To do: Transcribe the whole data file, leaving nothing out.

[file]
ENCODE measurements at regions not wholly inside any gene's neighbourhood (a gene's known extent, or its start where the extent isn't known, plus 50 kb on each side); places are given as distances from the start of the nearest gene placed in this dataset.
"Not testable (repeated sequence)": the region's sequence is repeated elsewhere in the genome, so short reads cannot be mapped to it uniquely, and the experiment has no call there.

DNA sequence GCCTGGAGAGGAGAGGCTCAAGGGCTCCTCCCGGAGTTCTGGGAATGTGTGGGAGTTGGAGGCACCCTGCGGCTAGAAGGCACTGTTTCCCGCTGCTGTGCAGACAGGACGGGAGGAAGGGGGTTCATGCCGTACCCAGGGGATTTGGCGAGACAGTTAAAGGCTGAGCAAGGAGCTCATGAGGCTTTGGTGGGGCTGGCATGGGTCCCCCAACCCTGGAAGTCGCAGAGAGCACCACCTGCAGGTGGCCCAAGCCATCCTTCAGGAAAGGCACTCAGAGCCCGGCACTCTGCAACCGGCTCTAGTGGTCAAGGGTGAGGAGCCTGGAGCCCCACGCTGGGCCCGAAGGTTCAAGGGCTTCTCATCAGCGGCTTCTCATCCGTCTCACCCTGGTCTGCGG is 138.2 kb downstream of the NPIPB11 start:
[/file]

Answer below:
ENCODE measurements at regions not wholly inside any gene's neighbourhood (a gene's known extent, or its start where the extent isn't known, plus 50 kb on each side); places are given as distances from the start of the nearest gene placed in this dataset.
"Not testable (repeated sequence)": the region's sequence is repeated elsewhere in the genome, so short reads cannot be mapped to it uniquely, and the experiment has no call there.

DNA sequence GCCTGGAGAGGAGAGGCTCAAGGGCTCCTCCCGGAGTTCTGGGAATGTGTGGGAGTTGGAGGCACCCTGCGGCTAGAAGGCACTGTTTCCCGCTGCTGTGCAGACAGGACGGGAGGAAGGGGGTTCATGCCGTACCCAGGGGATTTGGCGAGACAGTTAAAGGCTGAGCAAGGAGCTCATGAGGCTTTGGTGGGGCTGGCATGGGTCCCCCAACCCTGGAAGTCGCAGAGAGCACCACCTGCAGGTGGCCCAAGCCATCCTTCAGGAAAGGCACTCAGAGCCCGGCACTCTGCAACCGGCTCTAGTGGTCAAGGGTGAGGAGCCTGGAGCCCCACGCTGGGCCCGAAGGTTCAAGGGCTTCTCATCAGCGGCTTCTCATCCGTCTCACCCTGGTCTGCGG is 138.2 kb downstream of the NPIPB11 start: